For 2011/2012 Reading School was allocated: £1869 in three tranches £322.50, £496.50 and £1,050.00
For 2012/2013 Reading School was allocated: £5607 in four tranches :
July 2012 £1050.00
September 2012 £1050.00
December 2012 £1753.50
April 2013 £1753.50
In July 2013 we received the first tranche of the 2013-4 Pupil Premium - £2025.00 and a further £2025.00 in September 2013.The allocation for 2013-2014 is based on pupils on roll in January 2013 and the FSM history. £8100 has been allocated for 2013-14 covering a total of nine pupils aged 11-16.
It should be noted that the Pupil Premium is paid in the government financial year (April-March) and we account for it in the Academy financial year (September to August). In 2012-13 1.5% of or pupils were defined as being eligible for the Pupil Premium using data from January 2012 and FSM history on all school Censuses since 2006, known as Ever 6. The number of service children are not provided at school level due to data protection issues. Reading School is accountable for how we use the additional funding to support pupils from low income families and the other target groups stated above. The DfE performance tables show the achievement of pupils who attract the pupil premium.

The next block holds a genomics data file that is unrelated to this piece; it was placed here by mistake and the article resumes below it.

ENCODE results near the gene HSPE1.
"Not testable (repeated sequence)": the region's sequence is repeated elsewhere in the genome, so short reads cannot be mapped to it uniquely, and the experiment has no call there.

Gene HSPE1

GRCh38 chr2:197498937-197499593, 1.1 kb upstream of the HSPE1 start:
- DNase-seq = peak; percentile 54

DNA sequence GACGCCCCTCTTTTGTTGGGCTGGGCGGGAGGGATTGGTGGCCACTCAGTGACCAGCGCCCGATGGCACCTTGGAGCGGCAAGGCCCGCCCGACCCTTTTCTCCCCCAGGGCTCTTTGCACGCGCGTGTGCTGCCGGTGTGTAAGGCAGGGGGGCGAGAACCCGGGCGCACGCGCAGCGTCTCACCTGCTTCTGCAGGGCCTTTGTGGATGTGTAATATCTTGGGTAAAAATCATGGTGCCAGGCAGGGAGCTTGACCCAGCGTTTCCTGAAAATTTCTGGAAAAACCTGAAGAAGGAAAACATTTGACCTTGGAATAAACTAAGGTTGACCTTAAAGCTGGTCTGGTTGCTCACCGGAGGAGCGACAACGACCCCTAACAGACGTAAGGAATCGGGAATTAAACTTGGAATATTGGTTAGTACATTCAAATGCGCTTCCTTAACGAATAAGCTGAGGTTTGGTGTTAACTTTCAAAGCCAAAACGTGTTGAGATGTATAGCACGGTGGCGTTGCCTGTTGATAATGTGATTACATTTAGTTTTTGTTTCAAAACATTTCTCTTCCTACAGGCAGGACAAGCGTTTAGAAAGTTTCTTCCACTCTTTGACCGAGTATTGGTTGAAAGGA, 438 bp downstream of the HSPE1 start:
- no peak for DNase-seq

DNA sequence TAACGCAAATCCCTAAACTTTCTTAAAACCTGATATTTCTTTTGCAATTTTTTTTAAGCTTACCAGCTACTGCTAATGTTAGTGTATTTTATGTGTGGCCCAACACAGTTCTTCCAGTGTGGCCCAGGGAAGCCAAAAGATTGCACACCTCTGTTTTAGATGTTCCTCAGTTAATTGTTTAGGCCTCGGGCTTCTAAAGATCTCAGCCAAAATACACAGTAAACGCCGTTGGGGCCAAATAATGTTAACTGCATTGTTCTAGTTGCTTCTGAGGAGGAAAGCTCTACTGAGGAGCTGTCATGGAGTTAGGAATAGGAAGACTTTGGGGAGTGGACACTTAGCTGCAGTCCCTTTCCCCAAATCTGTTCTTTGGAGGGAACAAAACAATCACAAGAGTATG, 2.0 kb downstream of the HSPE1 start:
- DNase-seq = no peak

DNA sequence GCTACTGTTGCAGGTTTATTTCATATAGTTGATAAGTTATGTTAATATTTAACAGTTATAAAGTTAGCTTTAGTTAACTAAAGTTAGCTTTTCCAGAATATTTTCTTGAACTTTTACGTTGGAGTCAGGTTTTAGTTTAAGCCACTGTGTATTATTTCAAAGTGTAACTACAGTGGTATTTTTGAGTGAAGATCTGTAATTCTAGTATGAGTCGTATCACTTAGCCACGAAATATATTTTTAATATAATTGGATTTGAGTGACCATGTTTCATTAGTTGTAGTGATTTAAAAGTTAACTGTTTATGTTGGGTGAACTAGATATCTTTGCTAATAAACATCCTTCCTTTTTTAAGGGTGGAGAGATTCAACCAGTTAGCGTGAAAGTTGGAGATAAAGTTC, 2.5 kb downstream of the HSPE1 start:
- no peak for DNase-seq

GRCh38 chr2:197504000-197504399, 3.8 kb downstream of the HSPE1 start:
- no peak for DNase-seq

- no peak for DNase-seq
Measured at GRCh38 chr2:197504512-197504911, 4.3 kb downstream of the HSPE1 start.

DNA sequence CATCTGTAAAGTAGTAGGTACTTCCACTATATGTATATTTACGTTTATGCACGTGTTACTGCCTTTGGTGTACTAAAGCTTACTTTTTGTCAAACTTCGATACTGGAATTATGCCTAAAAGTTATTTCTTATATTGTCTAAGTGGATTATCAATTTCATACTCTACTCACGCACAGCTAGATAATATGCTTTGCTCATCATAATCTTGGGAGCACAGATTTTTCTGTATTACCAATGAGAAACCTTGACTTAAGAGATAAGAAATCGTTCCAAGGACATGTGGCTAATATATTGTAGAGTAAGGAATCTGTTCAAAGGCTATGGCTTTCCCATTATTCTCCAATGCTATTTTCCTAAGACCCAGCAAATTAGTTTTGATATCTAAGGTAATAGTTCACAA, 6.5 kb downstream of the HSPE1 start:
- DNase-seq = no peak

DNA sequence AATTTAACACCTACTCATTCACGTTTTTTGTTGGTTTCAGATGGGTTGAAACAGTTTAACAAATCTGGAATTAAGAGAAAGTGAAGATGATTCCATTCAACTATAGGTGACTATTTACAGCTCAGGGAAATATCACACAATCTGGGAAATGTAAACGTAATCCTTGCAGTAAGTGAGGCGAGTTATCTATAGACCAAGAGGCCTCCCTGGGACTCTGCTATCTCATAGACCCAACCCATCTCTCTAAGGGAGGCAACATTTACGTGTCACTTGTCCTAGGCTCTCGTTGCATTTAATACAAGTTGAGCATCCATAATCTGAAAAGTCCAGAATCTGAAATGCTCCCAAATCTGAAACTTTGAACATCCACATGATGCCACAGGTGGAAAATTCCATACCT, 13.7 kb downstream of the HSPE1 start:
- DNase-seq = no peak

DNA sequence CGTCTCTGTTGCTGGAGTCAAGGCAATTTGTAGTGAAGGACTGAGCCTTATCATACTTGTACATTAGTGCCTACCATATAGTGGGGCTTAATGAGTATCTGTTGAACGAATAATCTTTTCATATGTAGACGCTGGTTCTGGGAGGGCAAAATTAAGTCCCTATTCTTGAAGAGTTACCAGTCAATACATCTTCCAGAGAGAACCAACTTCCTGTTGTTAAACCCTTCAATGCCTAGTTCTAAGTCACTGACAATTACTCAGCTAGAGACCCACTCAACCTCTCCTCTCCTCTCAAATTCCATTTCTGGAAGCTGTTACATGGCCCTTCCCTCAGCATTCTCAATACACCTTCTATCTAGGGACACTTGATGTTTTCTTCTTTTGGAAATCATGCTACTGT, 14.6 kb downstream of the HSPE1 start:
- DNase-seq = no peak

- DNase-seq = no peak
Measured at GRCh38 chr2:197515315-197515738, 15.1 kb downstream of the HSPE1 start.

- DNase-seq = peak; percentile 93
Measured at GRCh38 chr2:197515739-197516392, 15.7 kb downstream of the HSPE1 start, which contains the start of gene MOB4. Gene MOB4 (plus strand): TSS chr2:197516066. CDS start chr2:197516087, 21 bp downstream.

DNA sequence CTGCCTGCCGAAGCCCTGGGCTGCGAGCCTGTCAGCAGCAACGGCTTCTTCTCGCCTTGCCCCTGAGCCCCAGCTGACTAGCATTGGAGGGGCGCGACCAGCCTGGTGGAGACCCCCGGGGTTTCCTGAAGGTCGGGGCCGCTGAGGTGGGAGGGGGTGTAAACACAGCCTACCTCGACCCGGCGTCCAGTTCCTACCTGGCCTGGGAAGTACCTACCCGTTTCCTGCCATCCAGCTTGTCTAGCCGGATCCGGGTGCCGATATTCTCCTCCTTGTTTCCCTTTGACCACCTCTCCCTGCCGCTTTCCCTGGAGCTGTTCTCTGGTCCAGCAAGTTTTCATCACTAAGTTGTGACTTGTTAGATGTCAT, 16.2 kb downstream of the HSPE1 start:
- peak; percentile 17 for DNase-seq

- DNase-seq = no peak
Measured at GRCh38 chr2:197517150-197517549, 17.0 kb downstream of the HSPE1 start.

We believe that successful spending should lead to rising standards, the narrowing of the achievement gap and the broadening of opportunities for the most disadvantaged pupils at Reading School. It is important that we consider how well we are spending our allocation of the pupil premium funding and also consider how we could spend it more effectively so that achievement groups are narrowed and indeed ultimately closed. The following details of expenditure show that the strategies and activities focus on the needs and aspirations of our focused Pupil Premium cohort and that Reading School has been mindful of the need to prioritise and target expenditure which exceeded the total allocated in 2012-13 and allocated £8100 for 2013-14.